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FDA

Picture of Kellie  Schmitt
Dr. Shantanu Nundy explains why the idea of putting swabs in the hands of Americans is gaining traction.
Picture of Fran Smith
Too often, a woman and her doctor have to guess whether a drug is safe, because very few studies have looked at the effects of medications during pregnancy.
Picture of Susan  Abram
Find the people who can tell the story. Scrutinize death records. Isolate the levers that can create change.
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Researchers say a new test for valley fever can return nearly 100 percent accurate results in under two hours. It’s a breakthrough for the orphan disease.
Picture of Ryan White
A program that creates market incentives to encourage drug makers to target rare pediatric diseases seemed like good policy at first. But evidence of the program's effectiveness is missing.
Picture of Jennifer Bihm
Officials for a state campaign aimed at ending tobacco use among California’s children are supporting a tobacco tax increase initiative for the November ballot that will raise the price of cigarettes and vaping products but tobacco companies are fighting to stop it.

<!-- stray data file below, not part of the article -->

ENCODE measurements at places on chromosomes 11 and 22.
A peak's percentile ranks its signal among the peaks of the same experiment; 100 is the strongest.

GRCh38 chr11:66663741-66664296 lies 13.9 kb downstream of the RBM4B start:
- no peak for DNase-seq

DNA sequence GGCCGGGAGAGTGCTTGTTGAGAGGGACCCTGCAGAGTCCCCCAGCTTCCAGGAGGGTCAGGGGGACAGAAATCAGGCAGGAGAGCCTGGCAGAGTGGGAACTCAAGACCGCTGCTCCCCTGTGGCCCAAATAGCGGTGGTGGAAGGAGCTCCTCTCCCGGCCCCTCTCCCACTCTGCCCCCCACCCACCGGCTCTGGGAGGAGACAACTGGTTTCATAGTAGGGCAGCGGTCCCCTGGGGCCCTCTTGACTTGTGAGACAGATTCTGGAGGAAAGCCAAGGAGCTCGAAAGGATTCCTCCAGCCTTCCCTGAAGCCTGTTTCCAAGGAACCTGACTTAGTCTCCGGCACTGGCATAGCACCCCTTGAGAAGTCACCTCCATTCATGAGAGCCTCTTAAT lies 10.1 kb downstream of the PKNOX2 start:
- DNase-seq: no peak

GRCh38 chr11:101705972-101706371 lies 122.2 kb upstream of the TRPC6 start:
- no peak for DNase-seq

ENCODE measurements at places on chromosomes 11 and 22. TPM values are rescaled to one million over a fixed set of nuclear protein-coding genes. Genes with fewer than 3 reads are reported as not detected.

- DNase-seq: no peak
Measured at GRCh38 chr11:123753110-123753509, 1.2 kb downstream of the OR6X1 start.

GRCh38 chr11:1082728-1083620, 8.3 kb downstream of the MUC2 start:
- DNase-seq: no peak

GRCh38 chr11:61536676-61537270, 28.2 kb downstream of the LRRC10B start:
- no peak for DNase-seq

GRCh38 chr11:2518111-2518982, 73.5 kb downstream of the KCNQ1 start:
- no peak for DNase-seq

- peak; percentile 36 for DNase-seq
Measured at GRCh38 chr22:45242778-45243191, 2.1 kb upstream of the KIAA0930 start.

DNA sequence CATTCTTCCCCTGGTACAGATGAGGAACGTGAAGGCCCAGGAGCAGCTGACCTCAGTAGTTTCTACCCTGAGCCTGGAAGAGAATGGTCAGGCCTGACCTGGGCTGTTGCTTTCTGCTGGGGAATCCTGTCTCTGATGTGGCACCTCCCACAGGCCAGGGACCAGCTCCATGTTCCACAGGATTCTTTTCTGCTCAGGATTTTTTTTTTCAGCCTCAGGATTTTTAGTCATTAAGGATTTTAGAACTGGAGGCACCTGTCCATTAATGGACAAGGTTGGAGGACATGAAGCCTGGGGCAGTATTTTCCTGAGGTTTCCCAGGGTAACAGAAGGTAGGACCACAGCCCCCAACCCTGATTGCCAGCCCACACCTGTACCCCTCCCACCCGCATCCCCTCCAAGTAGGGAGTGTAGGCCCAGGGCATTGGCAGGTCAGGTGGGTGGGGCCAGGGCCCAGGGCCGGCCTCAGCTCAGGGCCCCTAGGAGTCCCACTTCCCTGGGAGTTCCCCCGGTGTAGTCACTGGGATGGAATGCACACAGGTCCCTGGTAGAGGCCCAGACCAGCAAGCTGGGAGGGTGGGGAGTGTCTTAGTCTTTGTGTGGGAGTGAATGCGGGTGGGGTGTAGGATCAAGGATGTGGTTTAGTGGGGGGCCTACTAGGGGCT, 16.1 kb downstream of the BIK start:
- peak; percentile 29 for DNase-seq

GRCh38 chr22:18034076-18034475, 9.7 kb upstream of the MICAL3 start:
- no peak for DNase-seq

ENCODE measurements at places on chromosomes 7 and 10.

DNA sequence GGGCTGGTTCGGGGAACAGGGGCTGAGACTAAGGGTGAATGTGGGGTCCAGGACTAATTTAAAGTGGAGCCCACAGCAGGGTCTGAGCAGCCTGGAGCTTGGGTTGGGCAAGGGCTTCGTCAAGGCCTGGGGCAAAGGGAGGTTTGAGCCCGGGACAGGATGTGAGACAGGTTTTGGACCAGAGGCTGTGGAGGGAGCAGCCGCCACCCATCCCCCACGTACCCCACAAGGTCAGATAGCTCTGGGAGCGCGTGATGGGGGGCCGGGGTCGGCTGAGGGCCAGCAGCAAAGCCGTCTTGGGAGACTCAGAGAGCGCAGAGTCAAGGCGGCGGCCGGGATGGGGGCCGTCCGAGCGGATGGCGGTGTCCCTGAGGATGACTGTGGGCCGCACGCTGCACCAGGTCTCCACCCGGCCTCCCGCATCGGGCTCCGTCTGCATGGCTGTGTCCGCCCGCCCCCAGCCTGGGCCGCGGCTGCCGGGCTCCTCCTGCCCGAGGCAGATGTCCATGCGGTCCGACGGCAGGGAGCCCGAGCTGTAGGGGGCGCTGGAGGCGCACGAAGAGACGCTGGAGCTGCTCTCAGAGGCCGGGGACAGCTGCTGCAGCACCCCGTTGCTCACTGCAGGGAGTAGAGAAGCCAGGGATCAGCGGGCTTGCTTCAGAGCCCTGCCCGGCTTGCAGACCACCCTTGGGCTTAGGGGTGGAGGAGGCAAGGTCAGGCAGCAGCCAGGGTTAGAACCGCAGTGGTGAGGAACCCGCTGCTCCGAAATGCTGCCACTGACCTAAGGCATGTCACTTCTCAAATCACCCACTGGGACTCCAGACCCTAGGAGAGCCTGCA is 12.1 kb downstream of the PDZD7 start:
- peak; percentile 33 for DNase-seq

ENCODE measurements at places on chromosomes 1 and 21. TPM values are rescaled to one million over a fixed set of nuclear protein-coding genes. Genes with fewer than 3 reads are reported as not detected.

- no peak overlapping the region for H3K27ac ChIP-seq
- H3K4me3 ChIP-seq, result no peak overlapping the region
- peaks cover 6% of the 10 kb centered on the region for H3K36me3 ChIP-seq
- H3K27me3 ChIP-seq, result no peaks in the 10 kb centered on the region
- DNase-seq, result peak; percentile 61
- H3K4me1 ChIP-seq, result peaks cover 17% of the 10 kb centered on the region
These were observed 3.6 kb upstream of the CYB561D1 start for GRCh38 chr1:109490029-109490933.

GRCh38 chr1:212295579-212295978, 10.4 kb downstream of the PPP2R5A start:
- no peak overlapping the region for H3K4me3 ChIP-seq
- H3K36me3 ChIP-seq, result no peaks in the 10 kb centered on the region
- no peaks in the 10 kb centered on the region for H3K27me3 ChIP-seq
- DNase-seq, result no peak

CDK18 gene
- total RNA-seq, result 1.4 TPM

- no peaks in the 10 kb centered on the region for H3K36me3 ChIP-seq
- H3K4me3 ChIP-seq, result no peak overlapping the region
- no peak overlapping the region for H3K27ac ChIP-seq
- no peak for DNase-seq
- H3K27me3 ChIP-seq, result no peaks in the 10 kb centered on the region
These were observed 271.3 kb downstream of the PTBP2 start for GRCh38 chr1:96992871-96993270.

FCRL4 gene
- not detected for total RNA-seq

Picture of Martha Rosenberg

In May, the FDA warned that fluoroquinolone antibiotics, because of common and sometimes permanent side effects, should only be used as a last resort. The agency followed up in July with language for new label warnings and a Medication Guide to be given to every patient.

Picture of Peter Korn

The Portland Tribune's Peter Korn, a 2009 National Fellow, recently took a look at Oregon residents who've turned to unconventional treatments, and their difficulties in finding doctors who will work them. Korn says this is a story that could be easily localized by reporters elsewhere.

Picture of Martha Rosenberg

A University of Iowa study found MRSA (Methicillin-resistant Staphylococcus aureus) in 70 percent of hogs on farms studied and in 64 percent of workers; resistant bacteria were found on an unopened soft drink can in a car following a poultry truck.

Picture of JoNel  Aleccia

The FDA finally took action on a long-delayed petition Thursday, allowing folic acid to be added to corn-masa flour to potentially prevent birth defects. The vitamin has been added to other grains for years.

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